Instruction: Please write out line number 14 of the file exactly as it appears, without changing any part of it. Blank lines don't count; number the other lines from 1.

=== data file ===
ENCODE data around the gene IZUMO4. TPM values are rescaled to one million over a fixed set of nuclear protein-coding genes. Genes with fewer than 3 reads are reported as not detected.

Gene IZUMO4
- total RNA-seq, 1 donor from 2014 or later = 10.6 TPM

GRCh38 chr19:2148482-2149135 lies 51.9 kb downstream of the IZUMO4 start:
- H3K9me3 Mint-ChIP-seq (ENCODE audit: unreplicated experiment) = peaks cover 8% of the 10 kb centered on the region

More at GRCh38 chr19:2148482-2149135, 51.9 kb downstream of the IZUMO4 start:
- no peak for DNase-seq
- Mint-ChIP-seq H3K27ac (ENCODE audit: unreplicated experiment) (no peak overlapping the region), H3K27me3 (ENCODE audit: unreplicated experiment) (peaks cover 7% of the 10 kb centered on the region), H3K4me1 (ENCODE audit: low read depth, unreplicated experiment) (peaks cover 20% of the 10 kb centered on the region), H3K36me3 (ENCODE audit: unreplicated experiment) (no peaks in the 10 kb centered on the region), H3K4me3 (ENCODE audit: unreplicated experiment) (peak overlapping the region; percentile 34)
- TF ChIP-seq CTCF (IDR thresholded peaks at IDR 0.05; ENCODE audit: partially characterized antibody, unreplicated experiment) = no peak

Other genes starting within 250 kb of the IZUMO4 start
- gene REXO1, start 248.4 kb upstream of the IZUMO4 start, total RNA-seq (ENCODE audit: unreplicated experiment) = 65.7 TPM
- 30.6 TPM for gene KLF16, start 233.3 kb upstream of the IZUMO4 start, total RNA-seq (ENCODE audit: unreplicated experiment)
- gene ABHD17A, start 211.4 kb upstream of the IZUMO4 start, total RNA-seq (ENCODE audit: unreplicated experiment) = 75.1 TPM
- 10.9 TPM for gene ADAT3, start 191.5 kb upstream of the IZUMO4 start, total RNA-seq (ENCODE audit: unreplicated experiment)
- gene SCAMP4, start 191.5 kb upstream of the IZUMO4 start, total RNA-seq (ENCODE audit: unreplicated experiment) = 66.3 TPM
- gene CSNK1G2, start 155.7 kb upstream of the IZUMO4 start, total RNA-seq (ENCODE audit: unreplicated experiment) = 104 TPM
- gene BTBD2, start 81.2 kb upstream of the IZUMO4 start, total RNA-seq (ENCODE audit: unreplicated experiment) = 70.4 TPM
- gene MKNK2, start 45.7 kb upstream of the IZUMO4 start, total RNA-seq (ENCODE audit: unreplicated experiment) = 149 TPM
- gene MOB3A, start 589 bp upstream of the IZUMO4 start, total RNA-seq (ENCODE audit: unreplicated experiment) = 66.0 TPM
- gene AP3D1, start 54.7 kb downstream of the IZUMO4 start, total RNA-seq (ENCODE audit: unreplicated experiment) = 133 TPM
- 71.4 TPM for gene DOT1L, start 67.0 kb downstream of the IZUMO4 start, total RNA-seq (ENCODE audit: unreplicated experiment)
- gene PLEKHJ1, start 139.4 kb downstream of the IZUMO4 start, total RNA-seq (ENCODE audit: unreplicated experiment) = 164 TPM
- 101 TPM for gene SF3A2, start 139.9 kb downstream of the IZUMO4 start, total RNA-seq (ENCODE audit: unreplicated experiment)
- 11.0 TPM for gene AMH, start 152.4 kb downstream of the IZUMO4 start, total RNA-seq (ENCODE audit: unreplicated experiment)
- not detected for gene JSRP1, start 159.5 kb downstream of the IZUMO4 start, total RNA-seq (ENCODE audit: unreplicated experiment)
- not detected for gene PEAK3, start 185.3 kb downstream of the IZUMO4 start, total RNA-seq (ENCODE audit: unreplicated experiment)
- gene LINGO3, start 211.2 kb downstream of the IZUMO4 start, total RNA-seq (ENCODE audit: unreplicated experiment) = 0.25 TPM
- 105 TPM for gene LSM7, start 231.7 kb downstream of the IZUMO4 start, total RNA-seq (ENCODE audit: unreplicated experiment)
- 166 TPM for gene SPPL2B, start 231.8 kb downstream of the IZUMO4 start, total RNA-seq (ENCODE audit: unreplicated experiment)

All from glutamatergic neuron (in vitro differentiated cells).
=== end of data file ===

- 10.9 TPM for gene ADAT3, start 191.5 kb upstream of the IZUMO4 start, total RNA-seq (ENCODE audit: unreplicated experiment)